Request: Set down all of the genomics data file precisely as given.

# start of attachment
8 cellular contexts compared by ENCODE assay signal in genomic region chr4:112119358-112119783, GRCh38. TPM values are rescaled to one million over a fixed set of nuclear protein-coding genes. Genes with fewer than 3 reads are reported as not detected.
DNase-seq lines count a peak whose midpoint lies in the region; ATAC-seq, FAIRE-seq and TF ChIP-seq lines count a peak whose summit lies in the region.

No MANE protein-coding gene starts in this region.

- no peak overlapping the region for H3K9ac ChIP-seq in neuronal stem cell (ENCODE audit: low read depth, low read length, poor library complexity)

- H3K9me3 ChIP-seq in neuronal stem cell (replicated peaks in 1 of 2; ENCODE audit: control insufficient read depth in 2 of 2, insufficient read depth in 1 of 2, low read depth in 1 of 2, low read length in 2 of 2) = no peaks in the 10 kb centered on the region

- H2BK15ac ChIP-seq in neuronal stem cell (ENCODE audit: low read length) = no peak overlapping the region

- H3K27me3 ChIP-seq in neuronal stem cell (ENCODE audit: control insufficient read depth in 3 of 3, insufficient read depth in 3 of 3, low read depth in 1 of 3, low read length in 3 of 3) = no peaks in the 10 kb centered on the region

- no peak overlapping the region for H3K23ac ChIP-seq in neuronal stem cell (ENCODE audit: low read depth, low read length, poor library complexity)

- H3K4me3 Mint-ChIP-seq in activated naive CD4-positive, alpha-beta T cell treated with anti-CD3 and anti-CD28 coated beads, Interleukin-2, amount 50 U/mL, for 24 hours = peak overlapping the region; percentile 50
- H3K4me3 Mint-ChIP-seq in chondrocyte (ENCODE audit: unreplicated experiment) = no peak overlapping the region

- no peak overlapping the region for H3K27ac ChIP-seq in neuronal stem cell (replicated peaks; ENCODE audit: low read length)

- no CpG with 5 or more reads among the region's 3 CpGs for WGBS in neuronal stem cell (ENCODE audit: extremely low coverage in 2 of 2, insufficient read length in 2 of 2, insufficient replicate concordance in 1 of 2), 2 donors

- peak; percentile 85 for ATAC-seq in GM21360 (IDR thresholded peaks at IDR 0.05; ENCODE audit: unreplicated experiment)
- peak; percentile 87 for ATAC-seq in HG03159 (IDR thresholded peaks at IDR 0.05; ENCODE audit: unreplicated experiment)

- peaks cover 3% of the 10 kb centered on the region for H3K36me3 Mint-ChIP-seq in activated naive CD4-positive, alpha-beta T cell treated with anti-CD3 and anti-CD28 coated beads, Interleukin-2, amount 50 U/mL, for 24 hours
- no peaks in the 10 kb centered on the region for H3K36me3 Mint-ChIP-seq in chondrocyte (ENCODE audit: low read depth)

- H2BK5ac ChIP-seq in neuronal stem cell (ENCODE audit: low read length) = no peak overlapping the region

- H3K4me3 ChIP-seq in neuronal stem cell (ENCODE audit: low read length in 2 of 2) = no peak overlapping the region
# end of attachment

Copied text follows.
8 cellular contexts compared by ENCODE assay signal in genomic region chr4:112119358-112119783, GRCh38. TPM values are rescaled to one million over a fixed set of nuclear protein-coding genes. Genes with fewer than 3 reads are reported as not detected.
DNase-seq lines count a peak whose midpoint lies in the region; ATAC-seq, FAIRE-seq and TF ChIP-seq lines count a peak whose summit lies in the region.

No MANE protein-coding gene starts in this region.

- no peak overlapping the region for H3K9ac ChIP-seq in neuronal stem cell (ENCODE audit: low read depth, low read length, poor library complexity)

- H3K9me3 ChIP-seq in neuronal stem cell (replicated peaks in 1 of 2; ENCODE audit: control insufficient read depth in 2 of 2, insufficient read depth in 1 of 2, low read depth in 1 of 2, low read length in 2 of 2) = no peaks in the 10 kb centered on the region

- H2BK15ac ChIP-seq in neuronal stem cell (ENCODE audit: low read length) = no peak overlapping the region

- H3K27me3 ChIP-seq in neuronal stem cell (ENCODE audit: control insufficient read depth in 3 of 3, insufficient read depth in 3 of 3, low read depth in 1 of 3, low read length in 3 of 3) = no peaks in the 10 kb centered on the region

- no peak overlapping the region for H3K23ac ChIP-seq in neuronal stem cell (ENCODE audit: low read depth, low read length, poor library complexity)

- H3K4me3 Mint-ChIP-seq in activated naive CD4-positive, alpha-beta T cell treated with anti-CD3 and anti-CD28 coated beads, Interleukin-2, amount 50 U/mL, for 24 hours = peak overlapping the region; percentile 50
- H3K4me3 Mint-ChIP-seq in chondrocyte (ENCODE audit: unreplicated experiment) = no peak overlapping the region

- no peak overlapping the region for H3K27ac ChIP-seq in neuronal stem cell (replicated peaks; ENCODE audit: low read length)

- no CpG with 5 or more reads among the region's 3 CpGs for WGBS in neuronal stem cell (ENCODE audit: extremely low coverage in 2 of 2, insufficient read length in 2 of 2, insufficient replicate concordance in 1 of 2), 2 donors

- peak; percentile 85 for ATAC-seq in GM21360 (IDR thresholded peaks at IDR 0.05; ENCODE audit: unreplicated experiment)
- peak; percentile 87 for ATAC-seq in HG03159 (IDR thresholded peaks at IDR 0.05; ENCODE audit: unreplicated experiment)

- peaks cover 3% of the 10 kb centered on the region for H3K36me3 Mint-ChIP-seq in activated naive CD4-positive, alpha-beta T cell treated with anti-CD3 and anti-CD28 coated beads, Interleukin-2, amount 50 U/mL, for 24 hours
- no peaks in the 10 kb centered on the region for H3K36me3 Mint-ChIP-seq in chondrocyte (ENCODE audit: low read depth)

- H2BK5ac ChIP-seq in neuronal stem cell (ENCODE audit: low read length) = no peak overlapping the region

- H3K4me3 ChIP-seq in neuronal stem cell (ENCODE audit: low read length in 2 of 2) = no peak overlapping the region